Every company makes mistakes. Coors once tried to sell spring water. Google released those terrifying glasses. For Theranos, its mistake was creating a disruptive, game-changing, totally nonfunctional blood-testing technology and then using it to distribute tens of thousands of inaccurate tests over a two-year period.
According to The Wall Street Journal, the onetime Silicon Valley darling has voided all results from its signature Edison blood-testing devices from 2014 and 2015 and sent tens of thousands of corrected reports to doctors and patients throughout the country. The Edison machine was the reason for Theranos’s $9 billion valuation — it was supposed to be a blood-testing device so exquisitely fine-tuned it could make accurate diagnostic testing with a pinprick of the red stuff, making preemptive blood testing cheap and anxiety-free. But since the Journal exposed its faulty results in October 2015, Edison has produced nothing but anxiety for the company and its consumers.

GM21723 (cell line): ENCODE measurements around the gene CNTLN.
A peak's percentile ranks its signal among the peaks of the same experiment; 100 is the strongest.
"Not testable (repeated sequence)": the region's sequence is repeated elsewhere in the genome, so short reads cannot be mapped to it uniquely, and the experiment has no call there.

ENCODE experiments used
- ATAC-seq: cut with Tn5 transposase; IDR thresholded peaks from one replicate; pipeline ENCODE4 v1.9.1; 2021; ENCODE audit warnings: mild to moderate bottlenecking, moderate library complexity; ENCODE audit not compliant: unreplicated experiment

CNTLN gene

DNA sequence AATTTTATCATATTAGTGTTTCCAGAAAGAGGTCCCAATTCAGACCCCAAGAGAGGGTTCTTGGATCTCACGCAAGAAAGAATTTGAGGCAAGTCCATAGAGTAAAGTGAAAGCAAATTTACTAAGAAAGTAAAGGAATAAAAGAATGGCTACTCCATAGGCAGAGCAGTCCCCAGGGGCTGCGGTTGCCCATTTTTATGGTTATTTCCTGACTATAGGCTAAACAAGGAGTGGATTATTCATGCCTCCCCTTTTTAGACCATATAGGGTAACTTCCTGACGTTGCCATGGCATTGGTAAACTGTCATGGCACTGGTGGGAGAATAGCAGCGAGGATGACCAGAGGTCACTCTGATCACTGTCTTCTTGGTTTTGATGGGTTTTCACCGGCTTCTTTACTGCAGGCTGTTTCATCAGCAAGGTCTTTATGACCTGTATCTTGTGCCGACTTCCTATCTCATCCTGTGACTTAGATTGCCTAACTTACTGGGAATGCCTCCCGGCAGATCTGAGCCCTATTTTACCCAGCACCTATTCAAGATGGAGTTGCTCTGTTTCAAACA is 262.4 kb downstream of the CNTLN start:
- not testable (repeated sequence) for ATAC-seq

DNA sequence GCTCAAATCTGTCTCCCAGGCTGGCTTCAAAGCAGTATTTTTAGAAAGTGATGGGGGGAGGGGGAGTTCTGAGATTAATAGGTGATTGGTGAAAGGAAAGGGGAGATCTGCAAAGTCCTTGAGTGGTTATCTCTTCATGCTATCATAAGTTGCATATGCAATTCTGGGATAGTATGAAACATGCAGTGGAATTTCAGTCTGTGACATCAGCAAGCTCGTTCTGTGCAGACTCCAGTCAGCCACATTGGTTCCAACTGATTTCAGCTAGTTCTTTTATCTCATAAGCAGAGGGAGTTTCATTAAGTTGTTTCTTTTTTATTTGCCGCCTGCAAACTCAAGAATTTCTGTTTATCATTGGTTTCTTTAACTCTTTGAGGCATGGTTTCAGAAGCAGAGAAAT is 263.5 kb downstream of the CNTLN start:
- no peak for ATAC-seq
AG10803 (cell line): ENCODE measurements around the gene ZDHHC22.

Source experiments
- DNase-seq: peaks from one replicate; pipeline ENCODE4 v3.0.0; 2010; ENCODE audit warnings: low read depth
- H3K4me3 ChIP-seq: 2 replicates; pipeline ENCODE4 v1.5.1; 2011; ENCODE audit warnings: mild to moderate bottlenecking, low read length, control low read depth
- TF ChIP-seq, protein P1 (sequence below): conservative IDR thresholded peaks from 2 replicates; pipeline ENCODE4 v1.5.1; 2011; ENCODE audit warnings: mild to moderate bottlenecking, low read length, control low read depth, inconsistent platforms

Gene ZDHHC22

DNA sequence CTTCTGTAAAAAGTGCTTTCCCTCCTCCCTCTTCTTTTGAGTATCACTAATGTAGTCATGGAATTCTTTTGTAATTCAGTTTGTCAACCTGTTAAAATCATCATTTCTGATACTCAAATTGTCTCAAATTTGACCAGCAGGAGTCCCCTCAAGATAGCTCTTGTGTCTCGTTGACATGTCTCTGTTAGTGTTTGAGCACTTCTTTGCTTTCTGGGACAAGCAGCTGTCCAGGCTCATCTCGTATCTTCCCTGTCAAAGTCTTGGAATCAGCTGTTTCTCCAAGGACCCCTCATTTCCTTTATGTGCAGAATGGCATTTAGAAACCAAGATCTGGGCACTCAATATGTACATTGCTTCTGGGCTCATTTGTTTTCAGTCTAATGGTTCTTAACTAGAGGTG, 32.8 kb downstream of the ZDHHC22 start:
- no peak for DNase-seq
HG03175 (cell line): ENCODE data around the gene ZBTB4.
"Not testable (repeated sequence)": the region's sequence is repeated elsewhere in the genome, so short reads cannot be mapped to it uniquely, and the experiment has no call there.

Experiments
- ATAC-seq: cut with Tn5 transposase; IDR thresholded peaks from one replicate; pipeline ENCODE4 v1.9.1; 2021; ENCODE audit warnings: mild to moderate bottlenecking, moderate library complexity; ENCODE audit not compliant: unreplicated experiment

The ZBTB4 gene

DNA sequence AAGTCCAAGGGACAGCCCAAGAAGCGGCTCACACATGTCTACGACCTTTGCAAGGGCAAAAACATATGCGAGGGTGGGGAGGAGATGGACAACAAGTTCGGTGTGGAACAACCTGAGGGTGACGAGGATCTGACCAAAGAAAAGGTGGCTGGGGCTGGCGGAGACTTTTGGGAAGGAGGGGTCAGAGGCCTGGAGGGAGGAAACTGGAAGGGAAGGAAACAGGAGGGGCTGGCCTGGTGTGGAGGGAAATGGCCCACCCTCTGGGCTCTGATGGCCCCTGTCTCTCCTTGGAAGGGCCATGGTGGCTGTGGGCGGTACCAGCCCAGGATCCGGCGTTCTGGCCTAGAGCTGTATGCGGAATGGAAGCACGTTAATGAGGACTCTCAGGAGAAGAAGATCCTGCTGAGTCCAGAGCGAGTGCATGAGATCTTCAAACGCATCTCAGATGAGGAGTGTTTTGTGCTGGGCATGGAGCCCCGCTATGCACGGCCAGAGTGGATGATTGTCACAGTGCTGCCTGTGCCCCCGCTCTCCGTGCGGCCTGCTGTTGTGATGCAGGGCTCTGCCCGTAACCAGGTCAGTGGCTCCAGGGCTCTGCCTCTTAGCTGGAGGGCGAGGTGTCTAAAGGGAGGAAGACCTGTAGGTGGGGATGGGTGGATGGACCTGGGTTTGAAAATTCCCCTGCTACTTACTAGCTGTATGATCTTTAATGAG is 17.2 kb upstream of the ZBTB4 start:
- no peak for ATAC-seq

The wave of corrected reports comes as Theranos is trying to convince regulators not to ban it from the blood business. In March, the Centers for Medicare and Medicaid Services found that the company’s lab in Newark, California, posed “immediate jeopardy to patient safety.” The agency threatened Theranos with stiff sanctions and contemplated suspending the company’s charismatic founder (and world’s youngest self-made female billionaire) Elizabeth Holmes from the blood-testing industry for two years.
The company’s decision to take full ownership of its errors is a welcome change — when the Journal’s exposé hit newsstands (or Facebook feeds) last fall, Holmes derided the “disgruntled former employees” who had spoken with the paper.
But in taking responsibility for Edison’s failures, Theranos has also revealed the astounding scale of its shortcomings.
“There have been massive recalls of single tests in the past, but I’m not aware of one where a company recalled the entirety of the results from its testing platform,” Geoffrey Baird, associate professor of laboratory medicine at the University of Washington, told the Journal. “I believe that’s unprecedented.”
Thank God doctors always wait at least two years after receiving blood-test results before making any important medical decisions.